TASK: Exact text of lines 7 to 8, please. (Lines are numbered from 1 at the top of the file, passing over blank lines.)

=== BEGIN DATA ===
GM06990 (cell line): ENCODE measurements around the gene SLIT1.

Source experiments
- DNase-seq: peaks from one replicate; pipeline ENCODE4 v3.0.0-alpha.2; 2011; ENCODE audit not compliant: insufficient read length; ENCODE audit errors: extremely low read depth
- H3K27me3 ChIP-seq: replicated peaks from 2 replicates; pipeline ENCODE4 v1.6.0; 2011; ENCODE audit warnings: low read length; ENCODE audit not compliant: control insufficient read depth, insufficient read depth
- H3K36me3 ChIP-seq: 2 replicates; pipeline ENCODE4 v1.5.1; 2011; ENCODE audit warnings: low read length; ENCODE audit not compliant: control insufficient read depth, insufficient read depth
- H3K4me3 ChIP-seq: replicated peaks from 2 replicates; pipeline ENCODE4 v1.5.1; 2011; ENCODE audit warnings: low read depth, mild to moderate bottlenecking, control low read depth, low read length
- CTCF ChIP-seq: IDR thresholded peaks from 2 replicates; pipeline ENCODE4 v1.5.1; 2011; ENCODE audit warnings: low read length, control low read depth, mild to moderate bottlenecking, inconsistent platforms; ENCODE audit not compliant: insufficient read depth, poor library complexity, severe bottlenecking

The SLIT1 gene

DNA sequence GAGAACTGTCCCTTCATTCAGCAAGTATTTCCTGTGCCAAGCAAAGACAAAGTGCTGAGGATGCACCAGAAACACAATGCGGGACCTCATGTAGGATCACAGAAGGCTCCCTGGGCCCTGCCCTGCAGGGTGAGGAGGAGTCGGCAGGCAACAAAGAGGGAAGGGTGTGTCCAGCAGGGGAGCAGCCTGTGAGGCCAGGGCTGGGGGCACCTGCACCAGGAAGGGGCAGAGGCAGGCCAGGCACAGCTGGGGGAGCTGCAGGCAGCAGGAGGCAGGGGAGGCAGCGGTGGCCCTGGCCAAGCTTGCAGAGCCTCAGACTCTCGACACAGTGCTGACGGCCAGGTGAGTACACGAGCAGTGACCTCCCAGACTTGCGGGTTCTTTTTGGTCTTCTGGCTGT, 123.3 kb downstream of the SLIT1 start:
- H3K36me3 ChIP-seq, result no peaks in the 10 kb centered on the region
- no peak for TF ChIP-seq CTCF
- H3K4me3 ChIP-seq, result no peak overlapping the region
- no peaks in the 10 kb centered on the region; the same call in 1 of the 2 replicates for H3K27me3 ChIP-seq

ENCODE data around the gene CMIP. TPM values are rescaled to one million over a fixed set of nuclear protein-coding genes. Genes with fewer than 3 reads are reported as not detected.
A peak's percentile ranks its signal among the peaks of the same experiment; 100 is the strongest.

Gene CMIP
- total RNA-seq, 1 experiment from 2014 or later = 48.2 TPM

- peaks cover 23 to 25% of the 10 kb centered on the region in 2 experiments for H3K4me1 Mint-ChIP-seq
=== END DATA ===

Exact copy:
- CTCF ChIP-seq: IDR thresholded peaks from 2 replicates; pipeline ENCODE4 v1.5.1; 2011; ENCODE audit warnings: low read length, control low read depth, mild to moderate bottlenecking, inconsistent platforms; ENCODE audit not compliant: insufficient read depth, poor library complexity, severe bottlenecking

The SLIT1 gene